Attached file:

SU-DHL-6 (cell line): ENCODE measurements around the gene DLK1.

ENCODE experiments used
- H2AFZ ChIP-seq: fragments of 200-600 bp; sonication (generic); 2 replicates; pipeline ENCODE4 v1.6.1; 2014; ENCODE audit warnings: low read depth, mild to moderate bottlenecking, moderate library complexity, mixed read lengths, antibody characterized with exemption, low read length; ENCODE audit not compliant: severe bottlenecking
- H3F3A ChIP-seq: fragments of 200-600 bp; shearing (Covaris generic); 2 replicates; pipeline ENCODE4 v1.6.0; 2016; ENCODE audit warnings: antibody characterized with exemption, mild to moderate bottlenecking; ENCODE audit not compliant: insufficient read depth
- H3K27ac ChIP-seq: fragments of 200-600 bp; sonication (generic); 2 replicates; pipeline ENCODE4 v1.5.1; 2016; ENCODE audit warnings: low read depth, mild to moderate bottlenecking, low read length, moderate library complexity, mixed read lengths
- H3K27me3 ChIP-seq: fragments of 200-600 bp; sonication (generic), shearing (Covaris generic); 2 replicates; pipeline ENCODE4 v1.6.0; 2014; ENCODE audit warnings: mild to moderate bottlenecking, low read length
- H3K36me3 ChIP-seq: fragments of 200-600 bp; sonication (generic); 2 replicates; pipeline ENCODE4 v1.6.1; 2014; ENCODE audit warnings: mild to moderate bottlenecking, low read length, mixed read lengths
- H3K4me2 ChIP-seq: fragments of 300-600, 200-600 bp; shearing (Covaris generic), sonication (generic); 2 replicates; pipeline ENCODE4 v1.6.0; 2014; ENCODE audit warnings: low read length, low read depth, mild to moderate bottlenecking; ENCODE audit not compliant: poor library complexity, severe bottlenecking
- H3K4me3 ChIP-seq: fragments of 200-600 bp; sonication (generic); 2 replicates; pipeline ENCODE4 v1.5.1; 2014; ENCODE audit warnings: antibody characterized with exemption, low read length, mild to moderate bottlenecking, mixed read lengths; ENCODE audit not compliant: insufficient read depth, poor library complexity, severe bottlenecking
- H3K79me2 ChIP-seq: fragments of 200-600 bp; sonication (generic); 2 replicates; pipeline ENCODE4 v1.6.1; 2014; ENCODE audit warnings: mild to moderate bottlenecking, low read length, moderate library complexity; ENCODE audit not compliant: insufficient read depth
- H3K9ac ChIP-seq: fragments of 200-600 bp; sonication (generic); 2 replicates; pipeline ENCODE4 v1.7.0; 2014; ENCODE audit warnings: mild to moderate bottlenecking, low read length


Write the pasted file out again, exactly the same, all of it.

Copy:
SU-DHL-6 (cell line): ENCODE measurements around the gene DLK1.

ENCODE experiments used
- H2AFZ ChIP-seq: fragments of 200-600 bp; sonication (generic); 2 replicates; pipeline ENCODE4 v1.6.1; 2014; ENCODE audit warnings: low read depth, mild to moderate bottlenecking, moderate library complexity, mixed read lengths, antibody characterized with exemption, low read length; ENCODE audit not compliant: severe bottlenecking
- H3F3A ChIP-seq: fragments of 200-600 bp; shearing (Covaris generic); 2 replicates; pipeline ENCODE4 v1.6.0; 2016; ENCODE audit warnings: antibody characterized with exemption, mild to moderate bottlenecking; ENCODE audit not compliant: insufficient read depth
- H3K27ac ChIP-seq: fragments of 200-600 bp; sonication (generic); 2 replicates; pipeline ENCODE4 v1.5.1; 2016; ENCODE audit warnings: low read depth, mild to moderate bottlenecking, low read length, moderate library complexity, mixed read lengths
- H3K27me3 ChIP-seq: fragments of 200-600 bp; sonication (generic), shearing (Covaris generic); 2 replicates; pipeline ENCODE4 v1.6.0; 2014; ENCODE audit warnings: mild to moderate bottlenecking, low read length
- H3K36me3 ChIP-seq: fragments of 200-600 bp; sonication (generic); 2 replicates; pipeline ENCODE4 v1.6.1; 2014; ENCODE audit warnings: mild to moderate bottlenecking, low read length, mixed read lengths
- H3K4me2 ChIP-seq: fragments of 300-600, 200-600 bp; shearing (Covaris generic), sonication (generic); 2 replicates; pipeline ENCODE4 v1.6.0; 2014; ENCODE audit warnings: low read length, low read depth, mild to moderate bottlenecking; ENCODE audit not compliant: poor library complexity, severe bottlenecking
- H3K4me3 ChIP-seq: fragments of 200-600 bp; sonication (generic); 2 replicates; pipeline ENCODE4 v1.5.1; 2014; ENCODE audit warnings: antibody characterized with exemption, low read length, mild to moderate bottlenecking, mixed read lengths; ENCODE audit not compliant: insufficient read depth, poor library complexity, severe bottlenecking
- H3K79me2 ChIP-seq: fragments of 200-600 bp; sonication (generic); 2 replicates; pipeline ENCODE4 v1.6.1; 2014; ENCODE audit warnings: mild to moderate bottlenecking, low read length, moderate library complexity; ENCODE audit not compliant: insufficient read depth
- H3K9ac ChIP-seq: fragments of 200-600 bp; sonication (generic); 2 replicates; pipeline ENCODE4 v1.7.0; 2014; ENCODE audit warnings: mild to moderate bottlenecking, low read length